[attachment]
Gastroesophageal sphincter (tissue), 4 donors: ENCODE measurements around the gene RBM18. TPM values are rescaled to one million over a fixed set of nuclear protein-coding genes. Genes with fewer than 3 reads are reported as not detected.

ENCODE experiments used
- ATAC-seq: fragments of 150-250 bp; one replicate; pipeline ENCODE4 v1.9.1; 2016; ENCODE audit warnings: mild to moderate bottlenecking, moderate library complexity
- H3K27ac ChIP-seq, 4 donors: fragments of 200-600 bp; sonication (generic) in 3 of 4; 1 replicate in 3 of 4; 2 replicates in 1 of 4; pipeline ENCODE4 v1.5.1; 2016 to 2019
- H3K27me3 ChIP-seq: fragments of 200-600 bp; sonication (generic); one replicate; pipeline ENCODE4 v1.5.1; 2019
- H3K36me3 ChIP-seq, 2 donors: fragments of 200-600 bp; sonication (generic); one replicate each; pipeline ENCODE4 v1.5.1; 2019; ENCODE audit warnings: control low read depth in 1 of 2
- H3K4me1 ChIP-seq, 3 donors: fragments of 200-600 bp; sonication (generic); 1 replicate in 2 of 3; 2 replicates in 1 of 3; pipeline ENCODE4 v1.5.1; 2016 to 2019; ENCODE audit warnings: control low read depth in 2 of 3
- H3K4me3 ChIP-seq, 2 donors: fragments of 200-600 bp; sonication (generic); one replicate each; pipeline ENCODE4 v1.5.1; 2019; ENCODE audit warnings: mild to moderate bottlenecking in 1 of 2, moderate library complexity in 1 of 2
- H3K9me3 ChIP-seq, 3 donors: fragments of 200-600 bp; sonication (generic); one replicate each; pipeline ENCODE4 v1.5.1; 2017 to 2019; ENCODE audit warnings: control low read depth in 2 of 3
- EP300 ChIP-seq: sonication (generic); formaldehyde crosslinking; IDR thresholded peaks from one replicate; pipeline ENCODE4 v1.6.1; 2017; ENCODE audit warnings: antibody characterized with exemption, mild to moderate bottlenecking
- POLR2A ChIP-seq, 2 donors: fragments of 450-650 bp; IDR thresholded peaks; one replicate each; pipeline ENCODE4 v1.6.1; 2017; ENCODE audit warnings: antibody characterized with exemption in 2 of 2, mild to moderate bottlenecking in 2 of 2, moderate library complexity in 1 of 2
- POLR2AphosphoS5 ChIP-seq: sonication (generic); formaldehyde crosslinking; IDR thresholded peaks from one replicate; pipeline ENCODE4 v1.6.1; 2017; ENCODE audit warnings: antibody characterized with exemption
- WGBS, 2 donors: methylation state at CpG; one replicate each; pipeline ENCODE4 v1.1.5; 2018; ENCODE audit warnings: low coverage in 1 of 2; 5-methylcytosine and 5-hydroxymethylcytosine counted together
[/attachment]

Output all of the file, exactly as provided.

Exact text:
Gastroesophageal sphincter (tissue), 4 donors: ENCODE measurements around the gene RBM18. TPM values are rescaled to one million over a fixed set of nuclear protein-coding genes. Genes with fewer than 3 reads are reported as not detected.

ENCODE experiments used
- ATAC-seq: fragments of 150-250 bp; one replicate; pipeline ENCODE4 v1.9.1; 2016; ENCODE audit warnings: mild to moderate bottlenecking, moderate library complexity
- H3K27ac ChIP-seq, 4 donors: fragments of 200-600 bp; sonication (generic) in 3 of 4; 1 replicate in 3 of 4; 2 replicates in 1 of 4; pipeline ENCODE4 v1.5.1; 2016 to 2019
- H3K27me3 ChIP-seq: fragments of 200-600 bp; sonication (generic); one replicate; pipeline ENCODE4 v1.5.1; 2019
- H3K36me3 ChIP-seq, 2 donors: fragments of 200-600 bp; sonication (generic); one replicate each; pipeline ENCODE4 v1.5.1; 2019; ENCODE audit warnings: control low read depth in 1 of 2
- H3K4me1 ChIP-seq, 3 donors: fragments of 200-600 bp; sonication (generic); 1 replicate in 2 of 3; 2 replicates in 1 of 3; pipeline ENCODE4 v1.5.1; 2016 to 2019; ENCODE audit warnings: control low read depth in 2 of 3
- H3K4me3 ChIP-seq, 2 donors: fragments of 200-600 bp; sonication (generic); one replicate each; pipeline ENCODE4 v1.5.1; 2019; ENCODE audit warnings: mild to moderate bottlenecking in 1 of 2, moderate library complexity in 1 of 2
- H3K9me3 ChIP-seq, 3 donors: fragments of 200-600 bp; sonication (generic); one replicate each; pipeline ENCODE4 v1.5.1; 2017 to 2019; ENCODE audit warnings: control low read depth in 2 of 3
- EP300 ChIP-seq: sonication (generic); formaldehyde crosslinking; IDR thresholded peaks from one replicate; pipeline ENCODE4 v1.6.1; 2017; ENCODE audit warnings: antibody characterized with exemption, mild to moderate bottlenecking
- POLR2A ChIP-seq, 2 donors: fragments of 450-650 bp; IDR thresholded peaks; one replicate each; pipeline ENCODE4 v1.6.1; 2017; ENCODE audit warnings: antibody characterized with exemption in 2 of 2, mild to moderate bottlenecking in 2 of 2, moderate library complexity in 1 of 2
- POLR2AphosphoS5 ChIP-seq: sonication (generic); formaldehyde crosslinking; IDR thresholded peaks from one replicate; pipeline ENCODE4 v1.6.1; 2017; ENCODE audit warnings: antibody characterized with exemption
- WGBS, 2 donors: methylation state at CpG; one replicate each; pipeline ENCODE4 v1.1.5; 2018; ENCODE audit warnings: low coverage in 1 of 2; 5-methylcytosine and 5-hydroxymethylcytosine counted together